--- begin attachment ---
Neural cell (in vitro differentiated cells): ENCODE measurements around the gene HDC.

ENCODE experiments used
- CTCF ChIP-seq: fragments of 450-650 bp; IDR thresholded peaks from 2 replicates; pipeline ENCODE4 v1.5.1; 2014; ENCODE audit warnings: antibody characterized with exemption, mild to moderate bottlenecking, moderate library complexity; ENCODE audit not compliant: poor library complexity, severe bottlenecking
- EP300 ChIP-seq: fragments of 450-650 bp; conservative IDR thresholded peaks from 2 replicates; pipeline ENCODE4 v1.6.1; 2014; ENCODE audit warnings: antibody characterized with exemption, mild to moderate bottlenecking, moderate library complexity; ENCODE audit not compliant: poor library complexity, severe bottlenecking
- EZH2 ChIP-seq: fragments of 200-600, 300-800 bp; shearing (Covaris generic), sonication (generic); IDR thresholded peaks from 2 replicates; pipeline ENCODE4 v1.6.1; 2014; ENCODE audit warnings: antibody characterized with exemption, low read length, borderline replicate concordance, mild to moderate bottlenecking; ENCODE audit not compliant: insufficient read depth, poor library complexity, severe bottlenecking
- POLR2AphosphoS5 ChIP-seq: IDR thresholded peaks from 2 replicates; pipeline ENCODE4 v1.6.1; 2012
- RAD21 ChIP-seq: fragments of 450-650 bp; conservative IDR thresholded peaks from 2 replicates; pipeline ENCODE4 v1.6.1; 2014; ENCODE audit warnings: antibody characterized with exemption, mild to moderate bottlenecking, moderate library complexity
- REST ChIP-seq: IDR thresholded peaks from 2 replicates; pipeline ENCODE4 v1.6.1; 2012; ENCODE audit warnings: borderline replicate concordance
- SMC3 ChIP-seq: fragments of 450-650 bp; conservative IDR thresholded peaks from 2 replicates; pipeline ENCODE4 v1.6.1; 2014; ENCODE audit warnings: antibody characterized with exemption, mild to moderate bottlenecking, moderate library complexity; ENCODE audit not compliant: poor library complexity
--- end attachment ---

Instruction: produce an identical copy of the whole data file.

Neural cell (in vitro differentiated cells): ENCODE measurements around the gene HDC.

ENCODE experiments used
- CTCF ChIP-seq: fragments of 450-650 bp; IDR thresholded peaks from 2 replicates; pipeline ENCODE4 v1.5.1; 2014; ENCODE audit warnings: antibody characterized with exemption, mild to moderate bottlenecking, moderate library complexity; ENCODE audit not compliant: poor library complexity, severe bottlenecking
- EP300 ChIP-seq: fragments of 450-650 bp; conservative IDR thresholded peaks from 2 replicates; pipeline ENCODE4 v1.6.1; 2014; ENCODE audit warnings: antibody characterized with exemption, mild to moderate bottlenecking, moderate library complexity; ENCODE audit not compliant: poor library complexity, severe bottlenecking
- EZH2 ChIP-seq: fragments of 200-600, 300-800 bp; shearing (Covaris generic), sonication (generic); IDR thresholded peaks from 2 replicates; pipeline ENCODE4 v1.6.1; 2014; ENCODE audit warnings: antibody characterized with exemption, low read length, borderline replicate concordance, mild to moderate bottlenecking; ENCODE audit not compliant: insufficient read depth, poor library complexity, severe bottlenecking
- POLR2AphosphoS5 ChIP-seq: IDR thresholded peaks from 2 replicates; pipeline ENCODE4 v1.6.1; 2012
- RAD21 ChIP-seq: fragments of 450-650 bp; conservative IDR thresholded peaks from 2 replicates; pipeline ENCODE4 v1.6.1; 2014; ENCODE audit warnings: antibody characterized with exemption, mild to moderate bottlenecking, moderate library complexity
- REST ChIP-seq: IDR thresholded peaks from 2 replicates; pipeline ENCODE4 v1.6.1; 2012; ENCODE audit warnings: borderline replicate concordance
- SMC3 ChIP-seq: fragments of 450-650 bp; conservative IDR thresholded peaks from 2 replicates; pipeline ENCODE4 v1.6.1; 2014; ENCODE audit warnings: antibody characterized with exemption, mild to moderate bottlenecking, moderate library complexity; ENCODE audit not compliant: poor library complexity